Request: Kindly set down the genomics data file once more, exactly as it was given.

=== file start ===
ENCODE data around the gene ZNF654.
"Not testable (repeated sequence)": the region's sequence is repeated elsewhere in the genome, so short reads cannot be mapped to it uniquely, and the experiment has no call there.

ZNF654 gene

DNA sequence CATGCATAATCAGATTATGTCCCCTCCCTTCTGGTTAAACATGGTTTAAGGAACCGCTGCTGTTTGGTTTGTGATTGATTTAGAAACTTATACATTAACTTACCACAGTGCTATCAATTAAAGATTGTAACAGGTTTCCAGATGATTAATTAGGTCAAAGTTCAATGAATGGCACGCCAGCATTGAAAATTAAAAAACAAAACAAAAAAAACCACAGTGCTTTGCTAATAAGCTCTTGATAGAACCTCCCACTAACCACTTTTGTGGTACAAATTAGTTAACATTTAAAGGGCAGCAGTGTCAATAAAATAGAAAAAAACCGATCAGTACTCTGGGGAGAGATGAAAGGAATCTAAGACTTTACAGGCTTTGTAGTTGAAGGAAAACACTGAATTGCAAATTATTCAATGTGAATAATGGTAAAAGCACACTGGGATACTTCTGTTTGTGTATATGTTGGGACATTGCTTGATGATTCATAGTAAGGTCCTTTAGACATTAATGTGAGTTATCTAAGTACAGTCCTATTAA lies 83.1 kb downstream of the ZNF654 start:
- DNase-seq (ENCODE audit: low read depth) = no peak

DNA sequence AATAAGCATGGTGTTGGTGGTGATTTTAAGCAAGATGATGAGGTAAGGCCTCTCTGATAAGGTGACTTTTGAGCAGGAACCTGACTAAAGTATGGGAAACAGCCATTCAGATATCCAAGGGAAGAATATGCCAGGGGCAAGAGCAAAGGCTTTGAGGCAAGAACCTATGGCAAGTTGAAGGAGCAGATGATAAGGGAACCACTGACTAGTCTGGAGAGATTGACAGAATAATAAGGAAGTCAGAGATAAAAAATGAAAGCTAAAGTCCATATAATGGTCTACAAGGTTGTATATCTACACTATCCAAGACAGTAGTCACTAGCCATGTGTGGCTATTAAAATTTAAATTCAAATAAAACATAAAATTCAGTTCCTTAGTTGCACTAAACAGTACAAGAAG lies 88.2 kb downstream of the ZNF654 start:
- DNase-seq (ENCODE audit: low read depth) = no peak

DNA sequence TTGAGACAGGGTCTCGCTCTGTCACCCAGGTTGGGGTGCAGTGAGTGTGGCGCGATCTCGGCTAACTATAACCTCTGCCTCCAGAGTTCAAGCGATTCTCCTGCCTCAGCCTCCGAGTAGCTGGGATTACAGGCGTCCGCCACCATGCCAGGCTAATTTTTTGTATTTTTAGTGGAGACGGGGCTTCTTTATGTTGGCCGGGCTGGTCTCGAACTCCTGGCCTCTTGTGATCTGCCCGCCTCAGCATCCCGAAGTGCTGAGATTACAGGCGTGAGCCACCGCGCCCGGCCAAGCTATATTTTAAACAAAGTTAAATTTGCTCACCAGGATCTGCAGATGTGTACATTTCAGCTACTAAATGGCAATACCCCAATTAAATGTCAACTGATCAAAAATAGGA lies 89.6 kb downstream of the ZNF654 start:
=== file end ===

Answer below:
ENCODE data around the gene ZNF654.
"Not testable (repeated sequence)": the region's sequence is repeated elsewhere in the genome, so short reads cannot be mapped to it uniquely, and the experiment has no call there.

ZNF654 gene

DNA sequence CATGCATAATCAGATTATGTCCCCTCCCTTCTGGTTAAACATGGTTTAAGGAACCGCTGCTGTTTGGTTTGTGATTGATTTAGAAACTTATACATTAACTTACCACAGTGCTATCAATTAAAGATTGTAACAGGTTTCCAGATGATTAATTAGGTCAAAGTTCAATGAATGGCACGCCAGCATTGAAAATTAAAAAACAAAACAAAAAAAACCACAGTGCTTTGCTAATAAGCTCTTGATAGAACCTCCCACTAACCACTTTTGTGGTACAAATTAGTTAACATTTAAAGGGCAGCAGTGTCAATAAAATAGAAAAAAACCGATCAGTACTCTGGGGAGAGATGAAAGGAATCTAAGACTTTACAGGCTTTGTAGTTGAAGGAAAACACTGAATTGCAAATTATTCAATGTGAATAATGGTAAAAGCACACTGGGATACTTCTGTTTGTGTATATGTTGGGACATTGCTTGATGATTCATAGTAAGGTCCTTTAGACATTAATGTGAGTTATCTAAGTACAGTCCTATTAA lies 83.1 kb downstream of the ZNF654 start:
- DNase-seq (ENCODE audit: low read depth) = no peak

DNA sequence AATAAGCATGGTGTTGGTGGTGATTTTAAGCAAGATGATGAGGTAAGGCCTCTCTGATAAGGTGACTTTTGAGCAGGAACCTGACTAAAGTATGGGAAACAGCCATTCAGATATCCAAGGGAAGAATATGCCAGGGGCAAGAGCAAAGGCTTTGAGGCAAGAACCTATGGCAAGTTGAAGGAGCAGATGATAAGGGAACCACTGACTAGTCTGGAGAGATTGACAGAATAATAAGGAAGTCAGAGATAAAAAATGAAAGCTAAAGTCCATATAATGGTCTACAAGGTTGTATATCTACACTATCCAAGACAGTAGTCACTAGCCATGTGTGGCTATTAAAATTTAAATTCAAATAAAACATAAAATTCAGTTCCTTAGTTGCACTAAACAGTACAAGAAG lies 88.2 kb downstream of the ZNF654 start:
- DNase-seq (ENCODE audit: low read depth) = no peak

DNA sequence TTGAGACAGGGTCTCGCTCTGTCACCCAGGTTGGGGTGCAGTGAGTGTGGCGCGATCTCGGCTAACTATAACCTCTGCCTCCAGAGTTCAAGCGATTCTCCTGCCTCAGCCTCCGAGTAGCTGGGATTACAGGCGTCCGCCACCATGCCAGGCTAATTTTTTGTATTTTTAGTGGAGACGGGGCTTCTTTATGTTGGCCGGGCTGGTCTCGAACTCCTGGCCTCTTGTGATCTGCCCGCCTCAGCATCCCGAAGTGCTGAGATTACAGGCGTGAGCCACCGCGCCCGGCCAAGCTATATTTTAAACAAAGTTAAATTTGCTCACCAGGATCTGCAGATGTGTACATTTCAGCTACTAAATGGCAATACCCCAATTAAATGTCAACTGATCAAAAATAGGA lies 89.6 kb downstream of the ZNF654 start: